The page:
• A time limit for construction. Give students roughly 45 minutes to complete their first iteration.
    • A time limit on the flow of water. If the water does not flow quickly enough, the citizens may not have a sufficient supply. Set this at 30 seconds initially for the full 2 liters, and vary accordingly.
    • (optional additional constraints) Budget (assign play money to groups for material), maximum height drop/gain (though this is likely established by the "terrain"), and ability to move water with sediment (sand) in it.


aqueduct: A pipeline specifically built to transport water.

chorobate: A surveying instrument that was used by engineers when building aqueducts. It was used to measure the profile of the land in order to determine where the water needs to flow to reach its destination.


Use the attached rubric to grade student work. Criteria include testing of knowledge and concepts, design and construction of aqueduct, and operation of aqueduct.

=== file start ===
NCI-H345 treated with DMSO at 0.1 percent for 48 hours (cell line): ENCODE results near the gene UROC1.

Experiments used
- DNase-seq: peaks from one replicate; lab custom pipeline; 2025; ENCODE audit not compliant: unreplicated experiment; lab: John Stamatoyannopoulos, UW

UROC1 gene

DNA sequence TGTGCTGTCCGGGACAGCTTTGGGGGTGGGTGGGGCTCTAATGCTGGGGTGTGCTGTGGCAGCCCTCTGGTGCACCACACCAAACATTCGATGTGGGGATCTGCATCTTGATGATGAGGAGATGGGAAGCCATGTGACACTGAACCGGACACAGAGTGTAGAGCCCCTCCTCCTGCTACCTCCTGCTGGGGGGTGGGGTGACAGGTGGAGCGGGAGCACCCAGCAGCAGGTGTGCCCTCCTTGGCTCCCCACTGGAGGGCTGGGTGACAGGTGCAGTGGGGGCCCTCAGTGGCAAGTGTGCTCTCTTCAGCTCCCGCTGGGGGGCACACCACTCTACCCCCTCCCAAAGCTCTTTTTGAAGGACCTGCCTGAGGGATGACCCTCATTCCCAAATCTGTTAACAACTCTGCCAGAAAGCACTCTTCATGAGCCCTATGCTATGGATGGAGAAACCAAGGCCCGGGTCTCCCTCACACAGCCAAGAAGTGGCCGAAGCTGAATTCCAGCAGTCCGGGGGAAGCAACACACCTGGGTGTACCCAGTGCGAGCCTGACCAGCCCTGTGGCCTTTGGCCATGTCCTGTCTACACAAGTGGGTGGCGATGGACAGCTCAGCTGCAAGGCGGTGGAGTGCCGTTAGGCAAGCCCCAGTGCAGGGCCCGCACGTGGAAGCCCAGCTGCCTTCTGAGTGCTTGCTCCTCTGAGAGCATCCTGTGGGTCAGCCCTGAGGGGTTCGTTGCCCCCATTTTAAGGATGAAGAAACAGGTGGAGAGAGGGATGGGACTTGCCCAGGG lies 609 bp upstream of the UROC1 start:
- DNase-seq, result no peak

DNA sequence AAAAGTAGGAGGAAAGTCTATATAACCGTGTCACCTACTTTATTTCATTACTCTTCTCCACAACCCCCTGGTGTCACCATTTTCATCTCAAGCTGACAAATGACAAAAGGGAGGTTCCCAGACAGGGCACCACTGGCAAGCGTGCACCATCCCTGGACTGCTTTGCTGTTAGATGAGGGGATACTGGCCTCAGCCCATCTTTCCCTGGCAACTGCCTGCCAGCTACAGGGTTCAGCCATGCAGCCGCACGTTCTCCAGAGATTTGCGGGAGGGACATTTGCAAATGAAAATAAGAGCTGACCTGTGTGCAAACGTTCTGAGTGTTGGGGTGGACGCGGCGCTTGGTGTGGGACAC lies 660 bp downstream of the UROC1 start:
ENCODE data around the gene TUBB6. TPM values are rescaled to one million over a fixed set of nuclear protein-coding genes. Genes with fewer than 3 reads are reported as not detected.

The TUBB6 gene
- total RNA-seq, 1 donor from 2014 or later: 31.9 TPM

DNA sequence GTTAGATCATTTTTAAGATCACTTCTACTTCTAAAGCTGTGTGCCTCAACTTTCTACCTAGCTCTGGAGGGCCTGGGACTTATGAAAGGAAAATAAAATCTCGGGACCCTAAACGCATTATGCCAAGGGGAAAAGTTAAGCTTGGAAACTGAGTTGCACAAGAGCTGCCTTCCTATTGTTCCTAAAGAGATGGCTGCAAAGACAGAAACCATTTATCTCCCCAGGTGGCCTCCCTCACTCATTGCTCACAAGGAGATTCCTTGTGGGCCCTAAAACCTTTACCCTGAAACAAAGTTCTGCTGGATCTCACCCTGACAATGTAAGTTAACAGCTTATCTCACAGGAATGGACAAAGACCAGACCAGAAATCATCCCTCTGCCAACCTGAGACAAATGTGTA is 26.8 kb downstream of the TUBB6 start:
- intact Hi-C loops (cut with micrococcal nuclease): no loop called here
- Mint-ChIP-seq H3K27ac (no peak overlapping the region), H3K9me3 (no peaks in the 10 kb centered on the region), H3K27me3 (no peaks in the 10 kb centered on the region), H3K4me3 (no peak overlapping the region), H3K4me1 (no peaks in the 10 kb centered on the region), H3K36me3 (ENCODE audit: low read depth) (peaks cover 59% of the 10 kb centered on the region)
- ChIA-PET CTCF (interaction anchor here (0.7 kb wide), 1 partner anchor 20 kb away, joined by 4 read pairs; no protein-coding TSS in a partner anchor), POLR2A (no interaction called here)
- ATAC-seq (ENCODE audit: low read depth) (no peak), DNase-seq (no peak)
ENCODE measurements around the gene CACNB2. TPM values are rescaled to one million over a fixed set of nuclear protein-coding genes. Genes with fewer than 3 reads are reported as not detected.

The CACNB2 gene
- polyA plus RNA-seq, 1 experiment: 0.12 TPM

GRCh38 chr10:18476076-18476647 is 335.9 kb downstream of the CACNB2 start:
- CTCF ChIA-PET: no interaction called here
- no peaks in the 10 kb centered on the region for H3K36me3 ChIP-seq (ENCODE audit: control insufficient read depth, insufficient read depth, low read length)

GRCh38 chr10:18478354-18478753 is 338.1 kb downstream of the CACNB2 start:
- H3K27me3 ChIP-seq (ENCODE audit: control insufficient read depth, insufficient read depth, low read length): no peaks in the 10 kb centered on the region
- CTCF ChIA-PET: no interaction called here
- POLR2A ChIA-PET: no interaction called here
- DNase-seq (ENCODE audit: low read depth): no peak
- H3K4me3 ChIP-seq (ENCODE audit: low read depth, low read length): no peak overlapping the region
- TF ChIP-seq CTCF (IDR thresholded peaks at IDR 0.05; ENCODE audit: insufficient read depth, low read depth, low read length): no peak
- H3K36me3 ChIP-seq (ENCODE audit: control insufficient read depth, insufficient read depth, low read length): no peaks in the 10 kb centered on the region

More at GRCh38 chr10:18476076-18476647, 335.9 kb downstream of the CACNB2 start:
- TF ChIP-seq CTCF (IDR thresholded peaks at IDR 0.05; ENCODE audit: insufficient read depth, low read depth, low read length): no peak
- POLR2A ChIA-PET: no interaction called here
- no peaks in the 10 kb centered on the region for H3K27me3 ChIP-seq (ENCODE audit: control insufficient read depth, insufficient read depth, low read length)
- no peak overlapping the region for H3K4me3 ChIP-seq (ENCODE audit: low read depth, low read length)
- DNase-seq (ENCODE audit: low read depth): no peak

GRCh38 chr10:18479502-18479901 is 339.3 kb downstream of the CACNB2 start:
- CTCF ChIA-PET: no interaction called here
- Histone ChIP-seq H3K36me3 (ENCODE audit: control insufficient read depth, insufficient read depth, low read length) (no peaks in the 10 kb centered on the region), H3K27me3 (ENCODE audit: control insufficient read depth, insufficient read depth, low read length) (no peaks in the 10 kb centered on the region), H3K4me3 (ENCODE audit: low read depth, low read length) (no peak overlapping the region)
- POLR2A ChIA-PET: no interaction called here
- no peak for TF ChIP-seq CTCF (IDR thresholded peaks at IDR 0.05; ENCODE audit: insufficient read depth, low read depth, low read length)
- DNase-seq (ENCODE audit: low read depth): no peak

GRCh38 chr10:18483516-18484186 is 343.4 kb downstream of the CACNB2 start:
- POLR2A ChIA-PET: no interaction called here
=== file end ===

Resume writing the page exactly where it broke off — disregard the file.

Investigating Questions

  • How did the Roman Empire supply its urban citizens with water?
  • What techniques can be used if mountains and valleys exist between the water source and the city?
  • How is today's water system similar or different from that of the Romans?
  • What are some major constraints for this project? Do you think these existed for the Romans as well?


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Gaffney, Dennis. "Secrets of Lost Empires." February 2000. NOVA (a five-part NOVA series) Accessed 2004. http://www.pbs.org/wgbh/nova/lostempires/roman/aqueduct.html

Simmon, Barbara Brooks and Thomas R. Wellnitz. © 2000. Prentice Hall Science Explorer: Earth's Water by Pearson Education, Inc., publishing as Prentice Hall (Portions of the activity from this source; used by permission)


© 2013 by Regents of the University of Colorado; original © 2004 Worcester Polytechnic Institute

Supporting Program

Center for Engineering Educational Outreach, Tufts University

Last modified: September 24, 2019